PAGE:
I am better than the rules.
I am above the expected.
I am greater than the consequences.
I know better.

Hmm ... maybe rebellion isn't limited to a particular generation, as I've seen these attitudes in my own thoughts.

It all boils down to pride: it's the sin of Lucifer in thinking himself better than God, and of Eve in thinking she could outwit the consequences of her disobedience. When I elevate myself above the way God has said to live my life, I am rebelling—with or without the cigarette.

This then is really a prayer here and elsewhere, as in Psalms 19:13: "Keep your servant also from willful sins; may they not rule over me. Then will I be blameless, innocent of great transgression," a prayer that God will give me a heart of humility, one that acknowledges that He is God and I am not. It is a prayer that God will grant to me a patient, longsuffering spirit that will continue in the way He's prescribed, because I believe that He knows best for my life and that He'll accomplish what He says He will and reward me as promised.

It's all about trusting God and His word when I'd rather trust myself and my opinions, however that looks at any age.

To love when I'd rather hold a grudge.
To reply with a soft answer when venomous words are filling my mind.
To give when my fists are clenched shut.
To do it the right way when the shortcut is so appealing.
To walk another mile when I resented having to go the first.
To forgive, yet again.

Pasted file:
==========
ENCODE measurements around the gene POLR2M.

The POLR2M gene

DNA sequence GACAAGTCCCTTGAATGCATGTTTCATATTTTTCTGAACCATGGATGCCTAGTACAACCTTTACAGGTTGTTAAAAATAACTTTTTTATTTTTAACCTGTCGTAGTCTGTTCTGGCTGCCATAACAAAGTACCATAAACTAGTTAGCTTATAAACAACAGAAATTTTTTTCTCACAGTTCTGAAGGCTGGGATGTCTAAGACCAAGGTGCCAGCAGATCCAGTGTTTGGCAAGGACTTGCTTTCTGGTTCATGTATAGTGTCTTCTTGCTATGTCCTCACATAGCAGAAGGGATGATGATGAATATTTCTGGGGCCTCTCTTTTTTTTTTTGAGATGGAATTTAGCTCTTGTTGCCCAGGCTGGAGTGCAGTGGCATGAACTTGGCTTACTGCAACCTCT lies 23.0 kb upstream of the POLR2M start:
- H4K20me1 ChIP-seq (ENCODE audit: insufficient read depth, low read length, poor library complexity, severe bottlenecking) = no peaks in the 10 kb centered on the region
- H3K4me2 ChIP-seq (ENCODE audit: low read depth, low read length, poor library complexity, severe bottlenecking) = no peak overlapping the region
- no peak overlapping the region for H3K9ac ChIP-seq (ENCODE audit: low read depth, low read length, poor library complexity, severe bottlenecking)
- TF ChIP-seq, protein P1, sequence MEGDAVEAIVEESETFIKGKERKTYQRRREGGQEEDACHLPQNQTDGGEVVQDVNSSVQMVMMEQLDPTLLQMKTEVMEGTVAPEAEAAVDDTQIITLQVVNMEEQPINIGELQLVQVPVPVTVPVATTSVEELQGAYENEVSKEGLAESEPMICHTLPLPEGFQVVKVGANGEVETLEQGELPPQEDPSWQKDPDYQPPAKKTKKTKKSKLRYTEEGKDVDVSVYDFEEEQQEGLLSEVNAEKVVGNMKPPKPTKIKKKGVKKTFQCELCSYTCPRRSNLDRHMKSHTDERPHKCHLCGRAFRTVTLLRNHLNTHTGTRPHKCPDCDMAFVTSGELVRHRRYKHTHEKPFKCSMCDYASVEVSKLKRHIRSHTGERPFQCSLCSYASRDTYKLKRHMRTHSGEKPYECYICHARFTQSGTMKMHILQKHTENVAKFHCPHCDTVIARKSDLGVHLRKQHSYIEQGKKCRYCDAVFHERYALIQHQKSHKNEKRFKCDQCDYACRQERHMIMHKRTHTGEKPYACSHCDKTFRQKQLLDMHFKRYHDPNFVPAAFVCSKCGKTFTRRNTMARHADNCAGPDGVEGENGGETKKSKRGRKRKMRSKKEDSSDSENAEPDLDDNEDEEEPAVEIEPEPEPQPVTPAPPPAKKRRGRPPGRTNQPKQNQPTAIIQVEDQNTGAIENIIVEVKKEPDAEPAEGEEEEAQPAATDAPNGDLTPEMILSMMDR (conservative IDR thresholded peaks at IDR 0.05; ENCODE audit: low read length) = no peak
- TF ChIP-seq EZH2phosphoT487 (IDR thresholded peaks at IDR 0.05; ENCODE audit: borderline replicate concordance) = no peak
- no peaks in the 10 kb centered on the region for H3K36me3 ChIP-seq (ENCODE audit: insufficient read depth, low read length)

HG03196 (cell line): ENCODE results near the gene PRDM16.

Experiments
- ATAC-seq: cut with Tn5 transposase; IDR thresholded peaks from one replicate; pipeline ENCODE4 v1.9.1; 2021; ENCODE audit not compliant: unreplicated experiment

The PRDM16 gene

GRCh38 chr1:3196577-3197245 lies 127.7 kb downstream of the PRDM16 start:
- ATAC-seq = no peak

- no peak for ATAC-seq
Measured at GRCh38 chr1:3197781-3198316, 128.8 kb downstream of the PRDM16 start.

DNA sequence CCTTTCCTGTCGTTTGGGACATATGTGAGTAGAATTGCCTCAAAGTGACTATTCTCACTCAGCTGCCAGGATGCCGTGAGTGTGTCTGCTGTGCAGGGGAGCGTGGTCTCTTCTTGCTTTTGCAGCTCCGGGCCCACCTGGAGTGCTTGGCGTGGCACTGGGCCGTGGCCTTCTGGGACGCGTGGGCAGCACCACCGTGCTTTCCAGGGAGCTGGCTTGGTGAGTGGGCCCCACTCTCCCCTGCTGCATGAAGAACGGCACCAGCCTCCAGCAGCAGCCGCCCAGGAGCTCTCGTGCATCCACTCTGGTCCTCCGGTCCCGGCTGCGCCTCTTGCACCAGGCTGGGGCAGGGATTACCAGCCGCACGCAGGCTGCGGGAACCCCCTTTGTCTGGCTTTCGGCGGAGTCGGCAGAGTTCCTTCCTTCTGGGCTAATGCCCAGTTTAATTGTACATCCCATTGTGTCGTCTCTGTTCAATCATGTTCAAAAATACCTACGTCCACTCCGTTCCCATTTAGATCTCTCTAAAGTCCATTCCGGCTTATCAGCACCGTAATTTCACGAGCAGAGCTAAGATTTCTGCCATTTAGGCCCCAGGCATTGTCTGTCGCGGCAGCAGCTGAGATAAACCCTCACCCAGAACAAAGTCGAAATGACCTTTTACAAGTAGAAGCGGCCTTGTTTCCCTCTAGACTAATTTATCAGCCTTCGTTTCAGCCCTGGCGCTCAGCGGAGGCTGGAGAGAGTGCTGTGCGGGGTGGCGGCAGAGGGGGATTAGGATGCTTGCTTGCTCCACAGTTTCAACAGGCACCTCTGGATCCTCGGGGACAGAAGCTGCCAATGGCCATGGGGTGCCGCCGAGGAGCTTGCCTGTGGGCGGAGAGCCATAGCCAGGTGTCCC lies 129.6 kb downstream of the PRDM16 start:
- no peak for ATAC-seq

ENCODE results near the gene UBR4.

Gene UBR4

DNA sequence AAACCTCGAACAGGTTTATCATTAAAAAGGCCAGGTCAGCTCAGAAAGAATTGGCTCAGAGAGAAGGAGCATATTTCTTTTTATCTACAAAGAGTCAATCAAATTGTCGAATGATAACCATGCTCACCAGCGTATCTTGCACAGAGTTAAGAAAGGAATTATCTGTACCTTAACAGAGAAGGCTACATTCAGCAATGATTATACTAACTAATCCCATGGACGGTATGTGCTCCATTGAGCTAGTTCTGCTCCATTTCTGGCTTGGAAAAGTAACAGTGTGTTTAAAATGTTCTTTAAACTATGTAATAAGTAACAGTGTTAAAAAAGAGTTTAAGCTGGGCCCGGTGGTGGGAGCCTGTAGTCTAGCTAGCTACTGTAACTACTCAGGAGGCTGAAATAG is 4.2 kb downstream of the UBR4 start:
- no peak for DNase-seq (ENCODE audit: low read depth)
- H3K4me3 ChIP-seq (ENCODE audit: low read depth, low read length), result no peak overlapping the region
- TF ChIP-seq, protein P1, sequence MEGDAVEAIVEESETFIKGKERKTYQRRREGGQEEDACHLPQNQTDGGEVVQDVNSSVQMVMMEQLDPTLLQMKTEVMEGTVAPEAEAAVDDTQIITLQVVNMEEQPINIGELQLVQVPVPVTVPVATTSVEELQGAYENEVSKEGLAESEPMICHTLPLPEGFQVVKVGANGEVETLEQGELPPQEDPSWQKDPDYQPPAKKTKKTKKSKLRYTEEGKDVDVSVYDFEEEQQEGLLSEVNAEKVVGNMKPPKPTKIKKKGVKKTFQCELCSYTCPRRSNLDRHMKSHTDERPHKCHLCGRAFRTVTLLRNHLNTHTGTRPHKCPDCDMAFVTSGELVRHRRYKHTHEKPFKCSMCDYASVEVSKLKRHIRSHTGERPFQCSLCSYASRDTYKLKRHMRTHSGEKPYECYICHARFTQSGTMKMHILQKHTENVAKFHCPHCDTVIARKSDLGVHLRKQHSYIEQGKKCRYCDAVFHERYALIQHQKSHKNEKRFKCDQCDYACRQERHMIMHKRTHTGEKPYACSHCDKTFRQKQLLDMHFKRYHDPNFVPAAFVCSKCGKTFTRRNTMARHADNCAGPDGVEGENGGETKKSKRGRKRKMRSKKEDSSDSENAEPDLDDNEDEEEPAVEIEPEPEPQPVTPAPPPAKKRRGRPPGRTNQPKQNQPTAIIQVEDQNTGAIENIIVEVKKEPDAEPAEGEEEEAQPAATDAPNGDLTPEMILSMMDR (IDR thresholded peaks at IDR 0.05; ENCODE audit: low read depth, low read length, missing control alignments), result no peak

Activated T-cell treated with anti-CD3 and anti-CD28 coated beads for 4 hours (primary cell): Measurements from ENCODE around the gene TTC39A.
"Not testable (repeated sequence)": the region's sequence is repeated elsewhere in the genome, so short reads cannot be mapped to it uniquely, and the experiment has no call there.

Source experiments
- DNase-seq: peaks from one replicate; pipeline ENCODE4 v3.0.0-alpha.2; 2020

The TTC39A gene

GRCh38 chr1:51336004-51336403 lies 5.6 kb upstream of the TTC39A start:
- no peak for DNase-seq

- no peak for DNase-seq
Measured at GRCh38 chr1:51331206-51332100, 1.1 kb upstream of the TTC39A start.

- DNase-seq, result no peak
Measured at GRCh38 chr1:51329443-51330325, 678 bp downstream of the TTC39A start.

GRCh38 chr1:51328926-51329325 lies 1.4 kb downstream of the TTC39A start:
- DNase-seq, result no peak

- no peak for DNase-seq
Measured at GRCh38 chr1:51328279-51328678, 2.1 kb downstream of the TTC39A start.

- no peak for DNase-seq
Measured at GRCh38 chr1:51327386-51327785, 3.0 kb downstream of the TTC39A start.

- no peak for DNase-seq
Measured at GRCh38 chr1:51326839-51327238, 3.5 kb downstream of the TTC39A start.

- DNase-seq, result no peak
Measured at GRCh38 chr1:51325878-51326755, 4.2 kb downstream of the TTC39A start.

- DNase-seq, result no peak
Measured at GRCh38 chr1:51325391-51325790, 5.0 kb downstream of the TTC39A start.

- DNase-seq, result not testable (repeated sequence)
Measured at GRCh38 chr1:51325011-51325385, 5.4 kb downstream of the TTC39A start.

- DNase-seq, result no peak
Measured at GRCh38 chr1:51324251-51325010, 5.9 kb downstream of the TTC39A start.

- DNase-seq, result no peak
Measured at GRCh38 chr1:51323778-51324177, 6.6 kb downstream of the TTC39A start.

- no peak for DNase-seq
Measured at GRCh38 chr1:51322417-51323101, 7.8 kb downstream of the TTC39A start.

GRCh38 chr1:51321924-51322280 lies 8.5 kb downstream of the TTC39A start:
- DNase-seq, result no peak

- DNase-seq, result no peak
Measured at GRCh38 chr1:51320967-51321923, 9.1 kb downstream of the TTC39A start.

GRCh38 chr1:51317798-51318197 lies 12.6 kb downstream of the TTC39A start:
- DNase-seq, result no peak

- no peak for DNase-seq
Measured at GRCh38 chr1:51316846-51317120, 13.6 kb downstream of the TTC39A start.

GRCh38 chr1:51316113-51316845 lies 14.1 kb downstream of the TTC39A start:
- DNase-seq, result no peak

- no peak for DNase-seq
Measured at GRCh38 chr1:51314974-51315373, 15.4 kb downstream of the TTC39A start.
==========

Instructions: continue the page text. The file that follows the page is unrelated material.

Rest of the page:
It is believing that when "The Lord says, 'I will guide you along the best pathway for your life. I will advise you and watch over you,'" (Psalms 32:8), that it's true, even if I don't understand or agree.

Rescue me Lord, from my rebellion.

Tuesday, January 5, 2010

I...uh....well....maybe....okay...

I was reading about Gideon today, and I found a bunch of details I'd missed before that I thought were really interesting. Let me recap the story for you.

Once upon a time there was a man named Gideon, whose country was under siege by the Midianites. He was so afraid of the occupying force that he stayed hidden in a wine press crushing grain to make flour, hoping the Midianites wouldn't see him.
An angel of the Lord came to him and called him a "mighty man." He looked around and said, "You talkin' to me?!"
The angel told him to go in his strength and rescue Israel from their oppressors. Gideon responded, "Uh, you don't know who you're talking to, because I am the weakest and the least of my family, much less anyone else's family." The angel then told him that God would be with him.
Gideon asked the angel to wait, then went home and made a meal and brought it back. The angel put it on a rock, and fire came and consumed the whole thing. Wow.

Gideon was then told to tear down the altar to Ba'al that stood in the middle of town. He obeyed, but he was fearful about the whole thing so he snuck out at night and did it. The next morning the people figured out it was Gideon, and they came after him. Gideon's dad, who was actually the keeper of the altar, defended him and said if this has offended Ba'al then let Ba'al come after him. The people agreed and decided to start calling him Jerubbal which means "Let Ba'al defend himself."